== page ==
Cullins' company was profitable every year except one, but that one year threatened to put an end to the business. In 2003, Cullins lost $180,000. However, after making major changes to his business model, he expects to turn a 5-percent profit in 2004.
"I took on a lot of things too fast," admitted Cullins. "Things would have been easier if I hadn't overloaded myself, but it seems that being overloaded is when I function the best."
The BeginningsCullins decided to go out on his own in 1988 after working for an HVAC contractor for nine years. He borrowed $9,000 and started his own company.
"I just wasn't happy with my job," he said. "And I took a risk when I left my job."
One of the first obstacles he overcame was the original name of his company. There was a Columbus-area contractor with a similar last name, and the similarity led to confusion for some customers and resulted in some angry phone calls.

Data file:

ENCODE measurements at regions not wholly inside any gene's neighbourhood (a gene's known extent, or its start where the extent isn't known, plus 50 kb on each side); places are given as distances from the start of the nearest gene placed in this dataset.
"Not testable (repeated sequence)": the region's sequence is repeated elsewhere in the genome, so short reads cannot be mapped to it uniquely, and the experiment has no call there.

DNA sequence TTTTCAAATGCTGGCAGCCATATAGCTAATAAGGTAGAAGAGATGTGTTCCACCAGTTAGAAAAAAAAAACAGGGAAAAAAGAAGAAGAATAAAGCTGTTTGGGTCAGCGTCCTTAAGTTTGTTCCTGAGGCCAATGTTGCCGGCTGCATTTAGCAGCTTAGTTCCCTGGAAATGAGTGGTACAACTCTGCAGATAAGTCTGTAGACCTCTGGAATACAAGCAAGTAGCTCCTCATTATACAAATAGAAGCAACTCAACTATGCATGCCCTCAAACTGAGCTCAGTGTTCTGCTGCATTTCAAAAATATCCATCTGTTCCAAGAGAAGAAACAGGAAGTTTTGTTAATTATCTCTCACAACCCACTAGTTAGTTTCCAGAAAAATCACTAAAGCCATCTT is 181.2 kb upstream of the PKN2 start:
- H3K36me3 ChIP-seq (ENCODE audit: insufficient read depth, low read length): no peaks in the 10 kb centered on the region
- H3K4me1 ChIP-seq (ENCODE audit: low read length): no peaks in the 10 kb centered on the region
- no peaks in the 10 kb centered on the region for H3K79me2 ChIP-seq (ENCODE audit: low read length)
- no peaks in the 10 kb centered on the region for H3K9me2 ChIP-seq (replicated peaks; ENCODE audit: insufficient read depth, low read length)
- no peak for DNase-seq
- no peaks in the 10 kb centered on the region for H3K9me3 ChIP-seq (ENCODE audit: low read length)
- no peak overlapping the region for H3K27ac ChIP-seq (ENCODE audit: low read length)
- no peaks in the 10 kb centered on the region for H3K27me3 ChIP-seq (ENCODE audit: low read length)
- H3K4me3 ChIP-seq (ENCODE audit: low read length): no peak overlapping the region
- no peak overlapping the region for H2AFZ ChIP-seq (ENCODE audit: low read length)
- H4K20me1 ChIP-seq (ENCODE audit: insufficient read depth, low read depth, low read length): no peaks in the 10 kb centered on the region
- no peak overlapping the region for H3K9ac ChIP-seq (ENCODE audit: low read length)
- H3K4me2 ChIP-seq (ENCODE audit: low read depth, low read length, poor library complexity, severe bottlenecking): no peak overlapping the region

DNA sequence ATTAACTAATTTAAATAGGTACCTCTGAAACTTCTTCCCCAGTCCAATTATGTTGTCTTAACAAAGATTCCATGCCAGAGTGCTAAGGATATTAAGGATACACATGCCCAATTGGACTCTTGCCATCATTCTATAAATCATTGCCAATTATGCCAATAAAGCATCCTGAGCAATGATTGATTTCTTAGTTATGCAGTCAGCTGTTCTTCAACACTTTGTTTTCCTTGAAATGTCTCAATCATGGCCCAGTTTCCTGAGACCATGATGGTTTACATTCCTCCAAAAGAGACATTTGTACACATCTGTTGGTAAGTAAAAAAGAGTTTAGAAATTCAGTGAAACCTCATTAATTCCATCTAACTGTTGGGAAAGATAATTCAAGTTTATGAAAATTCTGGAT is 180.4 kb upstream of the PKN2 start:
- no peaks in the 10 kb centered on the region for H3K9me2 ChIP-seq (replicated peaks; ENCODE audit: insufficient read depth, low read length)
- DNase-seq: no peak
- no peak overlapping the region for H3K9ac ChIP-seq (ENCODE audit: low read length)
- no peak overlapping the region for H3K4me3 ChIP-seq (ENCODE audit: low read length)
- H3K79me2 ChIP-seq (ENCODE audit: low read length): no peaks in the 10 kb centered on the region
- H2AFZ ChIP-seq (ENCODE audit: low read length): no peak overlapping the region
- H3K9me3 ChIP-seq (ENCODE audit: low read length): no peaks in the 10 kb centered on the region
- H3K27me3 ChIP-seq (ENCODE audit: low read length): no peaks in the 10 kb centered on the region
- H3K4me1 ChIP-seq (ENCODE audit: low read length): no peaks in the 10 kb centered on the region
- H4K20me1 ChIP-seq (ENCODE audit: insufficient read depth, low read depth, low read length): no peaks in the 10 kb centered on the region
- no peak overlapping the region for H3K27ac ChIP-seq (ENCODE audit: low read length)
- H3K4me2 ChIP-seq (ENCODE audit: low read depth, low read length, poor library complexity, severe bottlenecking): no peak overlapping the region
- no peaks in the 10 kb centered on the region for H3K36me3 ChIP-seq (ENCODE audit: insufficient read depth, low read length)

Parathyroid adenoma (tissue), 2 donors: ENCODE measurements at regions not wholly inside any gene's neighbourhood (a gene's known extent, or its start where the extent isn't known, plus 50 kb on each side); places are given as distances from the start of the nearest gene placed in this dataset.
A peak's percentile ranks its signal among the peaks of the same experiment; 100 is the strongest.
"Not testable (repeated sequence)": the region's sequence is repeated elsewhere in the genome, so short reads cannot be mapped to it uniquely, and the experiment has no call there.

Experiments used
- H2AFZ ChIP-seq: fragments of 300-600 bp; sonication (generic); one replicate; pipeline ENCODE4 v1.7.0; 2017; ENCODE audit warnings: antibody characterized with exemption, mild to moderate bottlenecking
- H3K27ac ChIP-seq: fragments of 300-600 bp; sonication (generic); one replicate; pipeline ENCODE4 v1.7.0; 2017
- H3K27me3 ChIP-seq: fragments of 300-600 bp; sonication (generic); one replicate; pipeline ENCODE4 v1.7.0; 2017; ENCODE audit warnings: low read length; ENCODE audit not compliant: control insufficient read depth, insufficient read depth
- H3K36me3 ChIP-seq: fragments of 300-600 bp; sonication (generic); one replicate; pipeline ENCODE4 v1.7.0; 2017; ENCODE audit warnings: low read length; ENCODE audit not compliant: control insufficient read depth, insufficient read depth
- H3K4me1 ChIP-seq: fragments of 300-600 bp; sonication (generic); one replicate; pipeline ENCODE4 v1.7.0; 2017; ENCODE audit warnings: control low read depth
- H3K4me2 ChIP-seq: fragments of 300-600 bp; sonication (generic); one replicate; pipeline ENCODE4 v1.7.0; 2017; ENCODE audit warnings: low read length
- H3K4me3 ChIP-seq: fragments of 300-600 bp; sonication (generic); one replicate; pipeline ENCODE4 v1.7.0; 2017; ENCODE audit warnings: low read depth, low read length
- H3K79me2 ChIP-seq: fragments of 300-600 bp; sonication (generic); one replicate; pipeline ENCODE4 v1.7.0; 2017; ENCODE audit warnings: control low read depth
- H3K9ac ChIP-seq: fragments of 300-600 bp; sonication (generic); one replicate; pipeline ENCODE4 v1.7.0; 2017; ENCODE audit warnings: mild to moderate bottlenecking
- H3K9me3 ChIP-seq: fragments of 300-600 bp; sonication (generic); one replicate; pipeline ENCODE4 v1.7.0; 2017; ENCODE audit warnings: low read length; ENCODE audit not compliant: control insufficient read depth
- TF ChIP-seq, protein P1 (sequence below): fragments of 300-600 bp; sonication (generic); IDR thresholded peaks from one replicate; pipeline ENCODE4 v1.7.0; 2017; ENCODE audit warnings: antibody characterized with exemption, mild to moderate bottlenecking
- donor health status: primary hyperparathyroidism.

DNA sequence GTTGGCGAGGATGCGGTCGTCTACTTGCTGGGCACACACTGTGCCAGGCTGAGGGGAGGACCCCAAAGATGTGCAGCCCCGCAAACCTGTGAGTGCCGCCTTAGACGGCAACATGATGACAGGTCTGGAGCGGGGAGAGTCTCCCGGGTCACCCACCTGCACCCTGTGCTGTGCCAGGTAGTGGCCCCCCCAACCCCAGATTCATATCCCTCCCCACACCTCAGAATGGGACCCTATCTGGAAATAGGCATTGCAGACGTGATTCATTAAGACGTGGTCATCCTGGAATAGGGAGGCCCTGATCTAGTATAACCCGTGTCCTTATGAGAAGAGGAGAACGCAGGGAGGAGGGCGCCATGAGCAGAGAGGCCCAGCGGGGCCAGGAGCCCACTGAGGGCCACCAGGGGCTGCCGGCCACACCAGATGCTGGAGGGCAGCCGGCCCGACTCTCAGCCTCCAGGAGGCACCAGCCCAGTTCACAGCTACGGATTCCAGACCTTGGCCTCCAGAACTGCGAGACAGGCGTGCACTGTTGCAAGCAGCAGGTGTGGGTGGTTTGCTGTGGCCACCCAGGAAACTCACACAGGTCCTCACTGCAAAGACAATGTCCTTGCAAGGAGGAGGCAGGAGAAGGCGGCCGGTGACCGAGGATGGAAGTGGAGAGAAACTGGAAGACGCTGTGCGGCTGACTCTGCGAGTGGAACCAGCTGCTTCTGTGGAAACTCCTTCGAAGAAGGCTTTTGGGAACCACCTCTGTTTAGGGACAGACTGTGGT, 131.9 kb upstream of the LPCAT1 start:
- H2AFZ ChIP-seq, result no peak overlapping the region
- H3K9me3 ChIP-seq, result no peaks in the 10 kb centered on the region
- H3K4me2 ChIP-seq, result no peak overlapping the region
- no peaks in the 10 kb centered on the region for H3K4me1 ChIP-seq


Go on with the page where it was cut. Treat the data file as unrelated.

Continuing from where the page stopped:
Eventually the problem stopped, but Cullins said he should have done his homework in the first place and researched company names before choosing one.
Cullins said he had "big aspirations" for his company and made plans to add plumbing and mechanical services in addition to his residential service and new construction business. It was at this point that he decided to attend an AirTime 500 meeting to learn how he could expand his service side.
"The people at AirTime 500 asked me what I was doing in the installation business," said Cullins.
During this time, Cullins had expanded his office staff and ratcheted up his relationship with an area home builder, hoping to build his niche in the Columbus-area new construction market.
"I tried to put together a lot of programs in a short period of time," he confessed. "It took a lot of effort, and we lost money during that time. We also had more people working for the company, but we weren't making money."
Cullins acknowledged that he made some poor hiring and personnel decisions, such as keeping a salesperson who had a low closing rate on his leads. "We burned through a lot of leads," he said.
Still, the company remained profitable. "Even though we bumbled a lot, we still excelled," said Cullins.